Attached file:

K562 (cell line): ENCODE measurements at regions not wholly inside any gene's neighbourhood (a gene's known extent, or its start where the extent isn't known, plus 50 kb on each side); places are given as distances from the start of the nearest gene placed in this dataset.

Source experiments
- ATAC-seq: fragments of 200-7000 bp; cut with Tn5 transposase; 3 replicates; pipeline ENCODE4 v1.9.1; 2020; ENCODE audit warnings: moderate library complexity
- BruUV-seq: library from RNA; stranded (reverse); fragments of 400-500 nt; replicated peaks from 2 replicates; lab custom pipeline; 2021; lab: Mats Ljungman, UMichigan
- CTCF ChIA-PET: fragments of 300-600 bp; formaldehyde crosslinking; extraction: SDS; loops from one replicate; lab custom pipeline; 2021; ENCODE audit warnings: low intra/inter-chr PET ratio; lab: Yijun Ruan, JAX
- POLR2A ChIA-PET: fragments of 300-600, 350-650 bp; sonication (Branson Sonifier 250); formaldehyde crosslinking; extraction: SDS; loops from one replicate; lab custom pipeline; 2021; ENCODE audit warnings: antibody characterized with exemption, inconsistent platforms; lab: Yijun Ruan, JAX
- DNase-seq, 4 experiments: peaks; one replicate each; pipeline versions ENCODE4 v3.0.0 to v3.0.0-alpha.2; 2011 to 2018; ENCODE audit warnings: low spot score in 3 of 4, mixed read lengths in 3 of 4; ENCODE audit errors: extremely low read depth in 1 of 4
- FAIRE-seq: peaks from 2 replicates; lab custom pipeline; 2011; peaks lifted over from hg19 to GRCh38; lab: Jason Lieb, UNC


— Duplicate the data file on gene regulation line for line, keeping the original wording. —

K562 (cell line): ENCODE measurements at regions not wholly inside any gene's neighbourhood (a gene's known extent, or its start where the extent isn't known, plus 50 kb on each side); places are given as distances from the start of the nearest gene placed in this dataset.

Source experiments
- ATAC-seq: fragments of 200-7000 bp; cut with Tn5 transposase; 3 replicates; pipeline ENCODE4 v1.9.1; 2020; ENCODE audit warnings: moderate library complexity
- BruUV-seq: library from RNA; stranded (reverse); fragments of 400-500 nt; replicated peaks from 2 replicates; lab custom pipeline; 2021; lab: Mats Ljungman, UMichigan
- CTCF ChIA-PET: fragments of 300-600 bp; formaldehyde crosslinking; extraction: SDS; loops from one replicate; lab custom pipeline; 2021; ENCODE audit warnings: low intra/inter-chr PET ratio; lab: Yijun Ruan, JAX
- POLR2A ChIA-PET: fragments of 300-600, 350-650 bp; sonication (Branson Sonifier 250); formaldehyde crosslinking; extraction: SDS; loops from one replicate; lab custom pipeline; 2021; ENCODE audit warnings: antibody characterized with exemption, inconsistent platforms; lab: Yijun Ruan, JAX
- DNase-seq, 4 experiments: peaks; one replicate each; pipeline versions ENCODE4 v3.0.0 to v3.0.0-alpha.2; 2011 to 2018; ENCODE audit warnings: low spot score in 3 of 4, mixed read lengths in 3 of 4; ENCODE audit errors: extremely low read depth in 1 of 4
- FAIRE-seq: peaks from 2 replicates; lab custom pipeline; 2011; peaks lifted over from hg19 to GRCh38; lab: Jason Lieb, UNC